Las Vegas’ CES, or Consumer Electric Show, is the biggest event in the world for all the tech aficionados.
In fact, if there’s a time and place for tech companies to showcase new and breakthrough technology – it’s here!
To give you a bit more context, this year’s CES saw 4500+ international exhibitors, from innovative startups you probably never heard of, to huge global players such as Samsung, LG or Facebook.
We consider ourselves pretty geeky at Mention, and we obviously followed the event closely in Vegas. Even though we couldn’t physically experience it by being there, we were able to monitor all of the trending conversations around it using Mention.
Before we jump into the actual analysis, let’s look at how we monitored all the relevant conversations – before, during and right after the event.
How did we monitor #CES2019?
We didn’t listen to all conversations about CES 2019.
For one, it would not have been as relevant – due to the amount of noise we would have picked up along the way.
Instead, we focused on conversations specifically including the hashtag “#ces2019”, from Jan. 3rd to Jan. 14th.
Why you need to monitor your events
Information is key. Those who possess it are given a significant advantage over their competition. Monitoring events, whether they are yours, or your competitors will provide you with three types of information:
- People’s expectations: listening before a dedicated event will unveil what people expect from it, eventually helping event organizers to understand what’s coming. These conversations usually start buzzing a couple of day before a given event.
- Reactions and opinions real-time: knowing what happens in real-time will give you the opportunity to join thousands of relevant conversations –positively and/or negatively toned–, and show your audience that you’re available, and that you care.
- Feedback and suggestions: we know that an average of 56% of consumers share their opinion following a positive experience (52% following a negative experience). What stroke them during the event? What will they take home with them? What did they like? What did they love? What should be improved? What should be avoided next time?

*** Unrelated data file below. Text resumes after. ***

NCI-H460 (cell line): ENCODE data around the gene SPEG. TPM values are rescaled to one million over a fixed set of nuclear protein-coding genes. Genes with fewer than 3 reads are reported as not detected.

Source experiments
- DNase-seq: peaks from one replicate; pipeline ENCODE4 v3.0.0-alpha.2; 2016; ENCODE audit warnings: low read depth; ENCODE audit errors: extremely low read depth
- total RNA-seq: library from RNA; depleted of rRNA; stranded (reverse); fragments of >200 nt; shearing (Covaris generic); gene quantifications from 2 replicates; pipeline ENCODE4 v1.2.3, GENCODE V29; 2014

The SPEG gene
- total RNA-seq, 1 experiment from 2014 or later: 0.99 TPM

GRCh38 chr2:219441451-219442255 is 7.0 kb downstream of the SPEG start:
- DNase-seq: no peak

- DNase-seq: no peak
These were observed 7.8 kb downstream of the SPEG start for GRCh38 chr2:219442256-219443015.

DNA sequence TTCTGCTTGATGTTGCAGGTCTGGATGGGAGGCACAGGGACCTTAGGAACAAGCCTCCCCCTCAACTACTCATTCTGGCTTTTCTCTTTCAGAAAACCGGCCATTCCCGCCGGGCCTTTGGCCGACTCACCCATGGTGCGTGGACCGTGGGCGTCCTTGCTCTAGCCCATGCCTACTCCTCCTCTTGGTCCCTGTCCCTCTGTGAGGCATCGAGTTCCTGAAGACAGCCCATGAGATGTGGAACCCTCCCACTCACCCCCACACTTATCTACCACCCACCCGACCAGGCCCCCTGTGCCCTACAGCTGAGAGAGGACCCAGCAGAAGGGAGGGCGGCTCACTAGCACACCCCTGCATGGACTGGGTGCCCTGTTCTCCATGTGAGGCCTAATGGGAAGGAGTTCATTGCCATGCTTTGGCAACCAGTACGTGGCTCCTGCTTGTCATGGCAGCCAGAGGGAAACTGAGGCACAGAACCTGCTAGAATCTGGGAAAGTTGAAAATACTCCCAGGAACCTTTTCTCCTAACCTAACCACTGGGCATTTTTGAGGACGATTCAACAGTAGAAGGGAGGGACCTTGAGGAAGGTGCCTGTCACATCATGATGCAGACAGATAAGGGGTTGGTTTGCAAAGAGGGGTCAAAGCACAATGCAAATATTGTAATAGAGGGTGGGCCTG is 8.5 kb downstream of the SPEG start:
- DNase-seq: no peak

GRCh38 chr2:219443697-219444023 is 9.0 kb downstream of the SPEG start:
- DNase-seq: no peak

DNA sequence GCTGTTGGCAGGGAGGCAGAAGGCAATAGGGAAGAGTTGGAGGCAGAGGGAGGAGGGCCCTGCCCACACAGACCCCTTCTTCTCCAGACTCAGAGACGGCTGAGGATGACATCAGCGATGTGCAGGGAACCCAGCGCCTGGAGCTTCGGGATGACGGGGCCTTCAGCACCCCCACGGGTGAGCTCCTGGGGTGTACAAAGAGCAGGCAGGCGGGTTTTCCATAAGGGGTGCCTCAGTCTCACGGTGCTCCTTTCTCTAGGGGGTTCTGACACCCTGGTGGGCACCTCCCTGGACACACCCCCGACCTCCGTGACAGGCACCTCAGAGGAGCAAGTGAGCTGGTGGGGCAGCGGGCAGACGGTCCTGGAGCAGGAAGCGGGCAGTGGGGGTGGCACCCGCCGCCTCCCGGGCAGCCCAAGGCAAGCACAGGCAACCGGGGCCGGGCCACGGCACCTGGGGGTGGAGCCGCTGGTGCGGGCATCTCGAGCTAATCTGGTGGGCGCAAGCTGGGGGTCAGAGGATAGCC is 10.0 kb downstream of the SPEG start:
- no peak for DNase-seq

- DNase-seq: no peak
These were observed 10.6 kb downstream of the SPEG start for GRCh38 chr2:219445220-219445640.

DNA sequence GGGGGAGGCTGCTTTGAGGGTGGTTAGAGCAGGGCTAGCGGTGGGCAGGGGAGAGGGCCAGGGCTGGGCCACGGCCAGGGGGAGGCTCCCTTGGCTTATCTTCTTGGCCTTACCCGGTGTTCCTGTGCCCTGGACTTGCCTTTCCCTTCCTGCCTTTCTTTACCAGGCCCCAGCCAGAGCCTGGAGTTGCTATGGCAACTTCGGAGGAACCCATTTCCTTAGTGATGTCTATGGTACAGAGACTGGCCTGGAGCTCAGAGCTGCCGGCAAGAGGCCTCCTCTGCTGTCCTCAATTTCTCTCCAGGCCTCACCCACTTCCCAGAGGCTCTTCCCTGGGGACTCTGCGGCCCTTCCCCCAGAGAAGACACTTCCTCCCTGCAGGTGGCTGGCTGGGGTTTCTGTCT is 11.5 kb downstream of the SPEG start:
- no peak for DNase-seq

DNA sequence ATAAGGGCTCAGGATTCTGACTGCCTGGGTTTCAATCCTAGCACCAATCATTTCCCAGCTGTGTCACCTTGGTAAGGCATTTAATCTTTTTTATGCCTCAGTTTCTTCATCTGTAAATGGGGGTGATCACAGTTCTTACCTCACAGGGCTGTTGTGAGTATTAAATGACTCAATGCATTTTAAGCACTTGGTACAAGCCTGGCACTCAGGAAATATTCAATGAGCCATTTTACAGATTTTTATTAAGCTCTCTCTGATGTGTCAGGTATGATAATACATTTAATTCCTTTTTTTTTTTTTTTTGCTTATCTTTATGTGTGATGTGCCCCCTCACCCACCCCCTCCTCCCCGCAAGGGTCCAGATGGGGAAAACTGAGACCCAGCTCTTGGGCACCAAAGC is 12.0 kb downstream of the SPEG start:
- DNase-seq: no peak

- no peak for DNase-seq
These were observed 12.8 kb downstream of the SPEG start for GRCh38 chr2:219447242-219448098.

If you look at the conversations we monitored during the CES, you can clearly identity these three phases.
In short, monitoring helps marketers and PR professionals to envision the entirety of their event, from conception to wrap up.
What were the main innovations this year? What did people talk about the most? How did they talk about it? Were there any bad buzz? In this blog post, we’ll share what really stoked the public at CES 2019 as well as valuable tips you can use to boost your event marketing strategy.
The top 10 trends and brands of #CES2019
If I’d had to rely on the newsletters I received during and following the CES 2019, I’d say that the 4K rollable TV from LG and the latest 8K screens were the topics of most of the conversations.
If they were among the most discussed trends, they didn’t steal the show.
AI powered technologies did.
Artificial Intelligence at the center of all conversations
While most consumers don’t know they are already benefiting from Artificial Intelligence, they certainly like to talk about it. This year, more than 10% of the conversations we analyzed in relation to the CES mentioned “AI”.
5G to deploy by 2020
5G is going to be a game changer. It’s expected to be 10 to 20 times faster than 4G.
That being said, it’s not expected to be commercialized before 2020. Also, our phones are not 5G compatible, and it’s only fair to assume that the first compatible devices will not be cheap.
The #FrenchTech stormed Las Vegas
17% of all conversations around the #ces2019 were in French. This is pretty impressive and surprising asFrench Speakers (only) represent account for 3% of the world’s population (220M / 7.2B x 100).
How did this happen?
This is due to the highly active French startup conglomerate called the FrenchTech. Out of the 4500+ exhibitors, 420 were French (or about 9.33%).
Talk about creating buzz and awareness – this is incredible data that the marketing team behind FrenchTech can take back to their stakeholders, proving the their event efforts.
4K and 8K lagging behind
This year, many brands (Sony, Sharp, Samsung, …) presented their 8K screens.